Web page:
Communities to Banks: You Can Fix the Housing Crisis

Banks caused the housing crisis — and the financial crash which threw millions out of their jobs — and they can fix it, according to a new report.

By writing down underwater mortgages to market value – using a relatively small portion of bailout financing they’ve received – banks could put a floor on the housing market, stem spiraling foreclosures, and provide the economy with a badly-needed second stimulus, creating millions of jobs over the next decade, the New Bottom Line Campaign argues in a new analysis.

It was released in Chicago last week at a vacant home on the West Side that’s being rehabbed under a new program — which demonstrates how community pressure can force banks to step up and take responsibility, organizers say.

(And it came out the same day Mayor Rahm Emanuel announced a foreclosure recovery program that includes not one single community on the hard-hit West Side.)

The South Austin Coalition, one of nearly a thousand community organizations nationwide (including Chicago-based National Peoples Action) in the New Bottom Line Campaign, released the report at a home in the Austin community that’s being rehabbed by the Westside Health Authority.

Financing comes from a $2.4 million community restoration fund, won after a long campaign by the Coalition to Save Community Banking that targeted U.S. Bank after it took over the locally-owned Park National Bank in 2009.

WHA is rehabbing three homes in Austin – employing ex-offenders to do the work – andHousing Helpers is rehabbing three homes in Maywood in the first phase of the fund’s operation. It’s a small-scale success that points to what’s needed on a far grander scale, organizers say.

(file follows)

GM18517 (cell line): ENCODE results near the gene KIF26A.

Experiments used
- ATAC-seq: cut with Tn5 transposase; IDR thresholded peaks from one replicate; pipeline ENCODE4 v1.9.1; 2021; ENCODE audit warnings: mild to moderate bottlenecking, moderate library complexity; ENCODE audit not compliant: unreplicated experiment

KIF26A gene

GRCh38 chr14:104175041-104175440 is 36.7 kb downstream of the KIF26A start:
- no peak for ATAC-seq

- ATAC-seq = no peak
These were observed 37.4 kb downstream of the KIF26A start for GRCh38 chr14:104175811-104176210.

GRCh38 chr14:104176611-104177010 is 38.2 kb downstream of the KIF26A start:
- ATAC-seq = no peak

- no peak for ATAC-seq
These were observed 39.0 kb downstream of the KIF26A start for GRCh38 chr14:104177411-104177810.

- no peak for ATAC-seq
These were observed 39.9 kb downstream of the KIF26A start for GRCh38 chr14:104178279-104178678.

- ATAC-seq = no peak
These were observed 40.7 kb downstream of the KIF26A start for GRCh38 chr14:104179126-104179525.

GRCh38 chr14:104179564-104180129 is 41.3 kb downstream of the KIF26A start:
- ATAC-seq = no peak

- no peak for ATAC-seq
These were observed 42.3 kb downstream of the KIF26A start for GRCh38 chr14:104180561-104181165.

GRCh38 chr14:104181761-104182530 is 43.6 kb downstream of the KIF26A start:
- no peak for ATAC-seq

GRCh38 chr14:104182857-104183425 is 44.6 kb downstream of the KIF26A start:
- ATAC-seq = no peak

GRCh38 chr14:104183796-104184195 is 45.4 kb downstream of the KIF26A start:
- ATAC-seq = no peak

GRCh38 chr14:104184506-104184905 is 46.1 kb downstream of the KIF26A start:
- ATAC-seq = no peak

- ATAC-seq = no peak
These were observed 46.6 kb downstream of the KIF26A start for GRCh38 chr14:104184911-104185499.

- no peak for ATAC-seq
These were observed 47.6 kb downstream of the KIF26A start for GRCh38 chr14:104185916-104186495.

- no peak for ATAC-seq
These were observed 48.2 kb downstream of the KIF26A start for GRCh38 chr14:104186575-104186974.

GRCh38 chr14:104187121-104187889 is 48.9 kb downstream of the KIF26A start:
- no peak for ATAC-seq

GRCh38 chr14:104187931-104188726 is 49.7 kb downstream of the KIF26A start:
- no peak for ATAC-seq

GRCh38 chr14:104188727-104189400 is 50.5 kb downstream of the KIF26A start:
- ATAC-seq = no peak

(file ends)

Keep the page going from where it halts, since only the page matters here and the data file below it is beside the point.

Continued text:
Second stimulus

According to the NBL report, 23 percent of American homeowners owe a total of $709 billion more on their mortgages than the market value of their homes. Writing down underwater mortgages to market value with 30-year fixed-rate mortgages would cost banks $70 billion a year, money that would instead go into consumer spending. The average homeowner would see mortgage payments reduced by $6,500 a year.

Injecting that kind of increased consumer demand into the economy would fuel a million additional jobs a year, the report estimates. It would constitute a second stimulus for the economy, at no cost to taxpayers – indeed, increased economic activity would add to government revenues and reduce the deficit. NBL calls it the “win-win solution.”

In Illinois, with 483,517 underwater homeowners (21.7 percent of the total) owing $29 billion more than their homes are worth, NBL’s proposal would create nearly 43,000 new jobs a year, according to the report.

As it is, the housing crisis and jobs crisis continuously reinforce each other, creating a vicious cycle, according to the report. Federal foreclosure programs, focused largely on protecting banks (and shying away from principal reduction), have fallen far short. Economic stimulus efforts have averted freefall but failed to spur sufficient growth.

“Working families across the country have seen their home values plummet, have had their life savings wiped clean, have been powerless to help when their loved ones lost their jobs, and in too many cases watched helplessly while they lost their homes to banks that continue to post billion-dollar pro?ts,” according to the report.

And banks are sitting on unprecedented cash reserves, with the top six banks reporting $1.64 trillion.

Banks can afford it

Writing down underwater mortgages would help investors who back mortgage loans, who typically come out ahead when foreclosures are avoided with loan mods including principal reduction (mortgage servicers, on the other hand, take in huge fees in foreclosures, sometimes as high as 75 percent of unpaid principal). It would put a floor on the falling housing market and remove clouds on mortgage-backed securities held by banks.

“Banks can afford this” — and “we have already paid for it,” with $14 trillion worth of federal bailouts and backstops for banks, some of which has been repaid but much of which never will be, the report argues.

“The banks created the housing crisis with their reckless and predatory lending practices,” NBL argues. “They should be held accountable for the damage they have done to our economy and be forced to do their part to clean up the mess they have created.”

“It takes community organizations to force the hand of the banks,” said Theresa Welch-Davis of SAC. “We need aggressive action now that creates a new bottom line for homeowners and the American economy.”